When is a house not a house…?

On behalf of Attwaters Jameson Hill posted in Planning Law on Thursday, February 22nd, 2018

Neighbours of one couple in Leicester were probably surprised to find that their garage was, in fact, a home but they are not alone.

Dr Reeta Herzallah and Hamdi Almasri had managed to conceal the home for a couple of years by putting a garage door across the front of the property but in October 2015 their ‘hideaway’ was reported to Blaby District Council, who decided to take action against the development that was clearly against planning policy.

A development in 2007 had been granted permission with a stipulation that the garage and car-parking facilities must remain available for their intended use.

With the change of use and a lack of planning permission the development was obviously illegal and as they had used a garage door to obscure the actual entrance to the annexe there could be no exemptions under existing planning rules.

At Leicester Magistrates Court, Herzallah and Almasri, of Enderby, Leicestershire, were each ordered to pay a £770 fine, legal costs of £1,252 and a £77 victim surcharge. They were also ordered to restore the garage to its former use.

While the news has been awash with the story of Dr Reeta Herzallah and Hamdi Almasri surprisingly they are not alone and there is a good reason for this, which can be found in an exemption within planning law that allows some buildings to be granted lawful development status without the need for planning permission or an agreed change of use.

Other examples of homeowners who have tried to hide their work include the famous case of Robert Fidler and his so-called ‘Haystack Castle’. In 2001, Mr Fidler completed building his own property, modelled after a classical castle without planning permission.

This was accomplished by concealing the home’s construction under a very large 40 ft hay bale that he covered in blue tarpaulins. These didn’t look particularly out of place in their rural setting, but underneath work carried on at a pace.

With construction completed, he then proceeded to live there, underneath the hay bales until 2006 when he removed the straw façade to reveal the home underneath.

Reigate & Banstead Borough Council took enforcement action and refused to grant retrospective planning permission or a Certificate of Lawful Development. He was subsequently ordered to demolish the four-bed property in 2007.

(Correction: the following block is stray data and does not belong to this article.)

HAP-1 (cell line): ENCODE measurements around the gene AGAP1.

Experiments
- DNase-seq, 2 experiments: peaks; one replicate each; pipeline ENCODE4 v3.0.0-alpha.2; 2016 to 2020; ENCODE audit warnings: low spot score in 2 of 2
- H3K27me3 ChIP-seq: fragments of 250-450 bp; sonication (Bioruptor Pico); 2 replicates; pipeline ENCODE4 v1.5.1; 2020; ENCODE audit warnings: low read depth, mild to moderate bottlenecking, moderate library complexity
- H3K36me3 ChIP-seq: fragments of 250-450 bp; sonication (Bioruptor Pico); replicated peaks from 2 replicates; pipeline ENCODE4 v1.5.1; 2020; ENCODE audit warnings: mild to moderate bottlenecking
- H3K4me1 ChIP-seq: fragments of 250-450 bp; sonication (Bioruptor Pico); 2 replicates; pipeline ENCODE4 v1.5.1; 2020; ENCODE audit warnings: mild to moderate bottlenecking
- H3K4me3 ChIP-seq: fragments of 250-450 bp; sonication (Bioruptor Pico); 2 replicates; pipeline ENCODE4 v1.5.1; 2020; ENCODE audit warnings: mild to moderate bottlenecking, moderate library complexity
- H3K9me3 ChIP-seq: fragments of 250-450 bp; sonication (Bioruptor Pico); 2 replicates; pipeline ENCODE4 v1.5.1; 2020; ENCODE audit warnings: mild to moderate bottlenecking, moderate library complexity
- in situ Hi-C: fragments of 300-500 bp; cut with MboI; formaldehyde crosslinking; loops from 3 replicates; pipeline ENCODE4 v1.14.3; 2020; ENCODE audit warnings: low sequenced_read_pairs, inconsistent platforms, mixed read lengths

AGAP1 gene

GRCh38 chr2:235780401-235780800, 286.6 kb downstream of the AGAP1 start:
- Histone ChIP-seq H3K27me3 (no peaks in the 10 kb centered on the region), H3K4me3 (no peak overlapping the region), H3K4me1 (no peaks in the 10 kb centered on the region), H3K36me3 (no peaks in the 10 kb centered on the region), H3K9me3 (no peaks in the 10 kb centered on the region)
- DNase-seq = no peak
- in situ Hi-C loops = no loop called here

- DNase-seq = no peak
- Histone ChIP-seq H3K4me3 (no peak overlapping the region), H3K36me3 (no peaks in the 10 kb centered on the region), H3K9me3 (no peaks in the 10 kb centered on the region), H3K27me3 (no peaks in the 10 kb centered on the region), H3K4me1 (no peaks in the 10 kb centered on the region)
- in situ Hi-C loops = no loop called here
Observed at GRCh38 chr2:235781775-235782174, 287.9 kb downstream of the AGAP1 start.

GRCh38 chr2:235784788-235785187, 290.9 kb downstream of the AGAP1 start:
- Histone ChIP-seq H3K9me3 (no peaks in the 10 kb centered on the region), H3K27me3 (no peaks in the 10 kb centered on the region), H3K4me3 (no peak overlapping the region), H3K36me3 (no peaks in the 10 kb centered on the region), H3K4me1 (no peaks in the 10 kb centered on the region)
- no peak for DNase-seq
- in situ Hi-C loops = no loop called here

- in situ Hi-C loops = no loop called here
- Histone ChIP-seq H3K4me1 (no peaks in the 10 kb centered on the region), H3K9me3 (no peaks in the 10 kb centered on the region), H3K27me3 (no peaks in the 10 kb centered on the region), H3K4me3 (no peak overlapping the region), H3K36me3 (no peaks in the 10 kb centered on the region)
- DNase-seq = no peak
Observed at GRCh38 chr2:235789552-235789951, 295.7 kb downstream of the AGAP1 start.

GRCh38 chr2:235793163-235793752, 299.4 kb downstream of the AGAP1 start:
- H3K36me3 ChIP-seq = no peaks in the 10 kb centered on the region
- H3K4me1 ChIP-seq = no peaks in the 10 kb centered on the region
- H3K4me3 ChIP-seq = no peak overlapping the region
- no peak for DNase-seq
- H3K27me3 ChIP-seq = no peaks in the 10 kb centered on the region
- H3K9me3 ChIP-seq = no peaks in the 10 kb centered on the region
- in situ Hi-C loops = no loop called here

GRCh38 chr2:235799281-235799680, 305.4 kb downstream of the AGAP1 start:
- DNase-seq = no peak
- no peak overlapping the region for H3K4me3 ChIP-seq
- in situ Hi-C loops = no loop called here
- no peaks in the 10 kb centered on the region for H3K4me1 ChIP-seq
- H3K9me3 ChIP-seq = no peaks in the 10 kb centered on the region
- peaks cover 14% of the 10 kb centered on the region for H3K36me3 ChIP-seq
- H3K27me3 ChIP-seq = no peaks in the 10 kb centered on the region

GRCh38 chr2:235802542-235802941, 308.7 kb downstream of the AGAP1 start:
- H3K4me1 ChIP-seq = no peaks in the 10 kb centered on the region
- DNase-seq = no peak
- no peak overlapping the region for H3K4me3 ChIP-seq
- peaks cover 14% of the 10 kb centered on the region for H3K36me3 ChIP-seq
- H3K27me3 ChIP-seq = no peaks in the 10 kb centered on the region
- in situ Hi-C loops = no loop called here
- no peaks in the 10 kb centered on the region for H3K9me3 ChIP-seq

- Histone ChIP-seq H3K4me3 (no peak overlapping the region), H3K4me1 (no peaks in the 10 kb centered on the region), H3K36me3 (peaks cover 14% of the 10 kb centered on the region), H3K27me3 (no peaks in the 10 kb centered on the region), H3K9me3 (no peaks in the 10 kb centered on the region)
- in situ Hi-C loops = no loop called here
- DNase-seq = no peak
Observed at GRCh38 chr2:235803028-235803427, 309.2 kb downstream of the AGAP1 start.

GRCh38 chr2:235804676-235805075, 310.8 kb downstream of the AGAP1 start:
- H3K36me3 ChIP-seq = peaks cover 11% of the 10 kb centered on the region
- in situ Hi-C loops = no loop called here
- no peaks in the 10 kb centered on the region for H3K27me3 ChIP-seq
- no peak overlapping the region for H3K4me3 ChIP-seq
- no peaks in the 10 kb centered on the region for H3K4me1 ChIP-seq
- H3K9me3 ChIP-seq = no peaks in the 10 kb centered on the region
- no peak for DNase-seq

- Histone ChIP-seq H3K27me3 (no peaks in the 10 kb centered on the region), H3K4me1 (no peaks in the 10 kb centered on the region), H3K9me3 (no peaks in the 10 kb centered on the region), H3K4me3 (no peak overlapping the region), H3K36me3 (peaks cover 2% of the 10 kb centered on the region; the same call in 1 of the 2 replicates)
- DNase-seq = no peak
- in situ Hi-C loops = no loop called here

In all of the above cases, the homeowners had assumed that they would be granted an exemption under the 4-year rule.

This offers property owners some defence under what is referred to as a Lawful Development Certificate if the building was completed more than four years ago, and has been used as a dwelling for more than four years.

In order to establish these points, most property owners will ask their specialist planning lawyer to provide the relevant local planning authority with sufficient evidence to prove that the property or land has been used as suggested.

Using this rule a number of developments have been created behind false facades to try and circumnavigate the rules, but an important case in the Supreme Court in 2011 established that a certificate could not be granted in cases of deliberate deceit.

Welwyn Hatfield BC v Secretary of State for Communities and Local Government (2011) set a new precedent that confirmed the principle of concealment, which has allowed planning enforcement officers to take practical enforcement action against property owners who deliberately attempt to deceive them.

In this case, Alan Beesley had been granted planning permission by Welwyn Hatfield Council to build a barn on green belt land, for agricultural use only. Within the application, Mr Beesley said that the barn would be used for storing hay and did not require sewage disposal.

On this basis, the council approved the plan, but unbeknownst to them Mr Beesley built a three-bedroom single-dwelling house inside the outer structure and connected the dwelling to the mains drainage system.
After four years of living in the ‘barn’, Mr Beesley citing the 4-year rule applied, under Section 171B of the Town and Country Planning Act 1990, for a Lawful Development Certificate for existing use.

Clearly opposed to the application, the local council denied that the building constructed was a dwelling house and maintained that a ten year period for enforcement applied under section 171B(3) and thus it refused to grant a certificate.

Mr Beesley appealed and the decision was then put before a planning inspector. The inspector noted the council’s concerns about the deception but found that use as a dwelling house probably did commence more than four years before the date of the application for a certificate and that a Lawful Development Certificate should be granted under 171B(2).

Unhappy with the decision the council took the matter to the High Court, which found in its favour only for a late Court of Appeal hearing to side once again with Mr Beesley, despite acknowledging that its decision would appear ‘incomprehensible’ to decent, law-abiding citizens.

The matters all came to a head in the Supreme Court, which eventually found in the council’s favour and established a precedent for cases where homeowners attempt to deceive planning authorities by hiding a new development from the outset.

For more information, contact our Planning Associate Salvatore Amico.


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